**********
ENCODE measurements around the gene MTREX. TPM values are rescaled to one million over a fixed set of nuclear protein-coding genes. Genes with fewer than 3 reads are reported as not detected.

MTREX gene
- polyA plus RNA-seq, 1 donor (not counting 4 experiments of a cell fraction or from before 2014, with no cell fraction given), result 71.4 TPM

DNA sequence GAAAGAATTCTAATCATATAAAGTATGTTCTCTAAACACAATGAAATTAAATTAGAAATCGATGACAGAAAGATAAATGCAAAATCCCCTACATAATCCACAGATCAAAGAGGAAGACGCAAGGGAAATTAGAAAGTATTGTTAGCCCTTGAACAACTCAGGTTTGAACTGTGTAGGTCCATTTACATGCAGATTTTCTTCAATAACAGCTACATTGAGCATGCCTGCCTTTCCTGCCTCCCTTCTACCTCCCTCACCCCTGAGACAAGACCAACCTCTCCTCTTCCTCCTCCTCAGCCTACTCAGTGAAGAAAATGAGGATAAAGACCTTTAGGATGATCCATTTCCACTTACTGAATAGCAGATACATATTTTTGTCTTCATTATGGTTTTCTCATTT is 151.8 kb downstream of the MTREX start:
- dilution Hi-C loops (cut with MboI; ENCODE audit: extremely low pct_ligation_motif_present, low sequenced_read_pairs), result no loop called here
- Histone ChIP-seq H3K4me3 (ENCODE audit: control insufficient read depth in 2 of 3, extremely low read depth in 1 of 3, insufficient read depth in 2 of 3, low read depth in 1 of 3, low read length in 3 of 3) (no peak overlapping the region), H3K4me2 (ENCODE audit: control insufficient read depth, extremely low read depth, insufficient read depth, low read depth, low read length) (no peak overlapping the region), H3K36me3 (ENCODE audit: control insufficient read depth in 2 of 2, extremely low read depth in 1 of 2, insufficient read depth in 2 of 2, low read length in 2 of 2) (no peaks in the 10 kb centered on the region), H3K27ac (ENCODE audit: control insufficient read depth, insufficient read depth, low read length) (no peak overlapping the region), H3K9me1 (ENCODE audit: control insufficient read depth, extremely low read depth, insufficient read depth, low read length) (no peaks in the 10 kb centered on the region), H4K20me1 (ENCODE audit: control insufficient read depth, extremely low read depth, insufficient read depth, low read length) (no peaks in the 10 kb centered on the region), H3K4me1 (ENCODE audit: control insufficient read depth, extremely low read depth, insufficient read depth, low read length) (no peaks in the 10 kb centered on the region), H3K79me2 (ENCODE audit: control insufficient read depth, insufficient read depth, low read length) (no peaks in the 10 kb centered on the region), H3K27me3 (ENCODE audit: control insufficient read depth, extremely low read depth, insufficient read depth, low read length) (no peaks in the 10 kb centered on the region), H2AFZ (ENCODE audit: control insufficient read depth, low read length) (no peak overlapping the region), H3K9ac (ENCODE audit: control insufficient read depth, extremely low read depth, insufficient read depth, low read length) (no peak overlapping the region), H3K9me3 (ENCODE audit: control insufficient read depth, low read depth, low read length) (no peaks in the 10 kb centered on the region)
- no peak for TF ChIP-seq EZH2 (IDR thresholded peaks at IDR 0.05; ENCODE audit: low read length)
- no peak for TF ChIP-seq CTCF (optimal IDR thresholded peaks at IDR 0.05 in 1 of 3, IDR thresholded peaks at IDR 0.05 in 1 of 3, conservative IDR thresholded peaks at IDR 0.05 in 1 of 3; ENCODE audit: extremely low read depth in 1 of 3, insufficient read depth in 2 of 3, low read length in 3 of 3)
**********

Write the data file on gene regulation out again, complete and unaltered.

ENCODE measurements around the gene MTREX. TPM values are rescaled to one million over a fixed set of nuclear protein-coding genes. Genes with fewer than 3 reads are reported as not detected.

MTREX gene
- polyA plus RNA-seq, 1 donor (not counting 4 experiments of a cell fraction or from before 2014, with no cell fraction given), result 71.4 TPM

DNA sequence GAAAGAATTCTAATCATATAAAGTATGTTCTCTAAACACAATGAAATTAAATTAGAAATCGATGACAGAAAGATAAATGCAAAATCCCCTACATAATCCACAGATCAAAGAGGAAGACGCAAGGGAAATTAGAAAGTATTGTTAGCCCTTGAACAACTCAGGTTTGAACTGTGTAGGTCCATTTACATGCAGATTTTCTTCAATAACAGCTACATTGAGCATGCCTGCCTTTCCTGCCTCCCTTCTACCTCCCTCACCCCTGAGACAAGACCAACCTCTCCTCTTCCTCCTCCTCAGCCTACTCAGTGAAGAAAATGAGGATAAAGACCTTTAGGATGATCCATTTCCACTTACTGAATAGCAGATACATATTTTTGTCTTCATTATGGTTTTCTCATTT is 151.8 kb downstream of the MTREX start:
- dilution Hi-C loops (cut with MboI; ENCODE audit: extremely low pct_ligation_motif_present, low sequenced_read_pairs), result no loop called here
- Histone ChIP-seq H3K4me3 (ENCODE audit: control insufficient read depth in 2 of 3, extremely low read depth in 1 of 3, insufficient read depth in 2 of 3, low read depth in 1 of 3, low read length in 3 of 3) (no peak overlapping the region), H3K4me2 (ENCODE audit: control insufficient read depth, extremely low read depth, insufficient read depth, low read depth, low read length) (no peak overlapping the region), H3K36me3 (ENCODE audit: control insufficient read depth in 2 of 2, extremely low read depth in 1 of 2, insufficient read depth in 2 of 2, low read length in 2 of 2) (no peaks in the 10 kb centered on the region), H3K27ac (ENCODE audit: control insufficient read depth, insufficient read depth, low read length) (no peak overlapping the region), H3K9me1 (ENCODE audit: control insufficient read depth, extremely low read depth, insufficient read depth, low read length) (no peaks in the 10 kb centered on the region), H4K20me1 (ENCODE audit: control insufficient read depth, extremely low read depth, insufficient read depth, low read length) (no peaks in the 10 kb centered on the region), H3K4me1 (ENCODE audit: control insufficient read depth, extremely low read depth, insufficient read depth, low read length) (no peaks in the 10 kb centered on the region), H3K79me2 (ENCODE audit: control insufficient read depth, insufficient read depth, low read length) (no peaks in the 10 kb centered on the region), H3K27me3 (ENCODE audit: control insufficient read depth, extremely low read depth, insufficient read depth, low read length) (no peaks in the 10 kb centered on the region), H2AFZ (ENCODE audit: control insufficient read depth, low read length) (no peak overlapping the region), H3K9ac (ENCODE audit: control insufficient read depth, extremely low read depth, insufficient read depth, low read length) (no peak overlapping the region), H3K9me3 (ENCODE audit: control insufficient read depth, low read depth, low read length) (no peaks in the 10 kb centered on the region)
- no peak for TF ChIP-seq EZH2 (IDR thresholded peaks at IDR 0.05; ENCODE audit: low read length)
- no peak for TF ChIP-seq CTCF (optimal IDR thresholded peaks at IDR 0.05 in 1 of 3, IDR thresholded peaks at IDR 0.05 in 1 of 3, conservative IDR thresholded peaks at IDR 0.05 in 1 of 3; ENCODE audit: extremely low read depth in 1 of 3, insufficient read depth in 2 of 3, low read length in 3 of 3)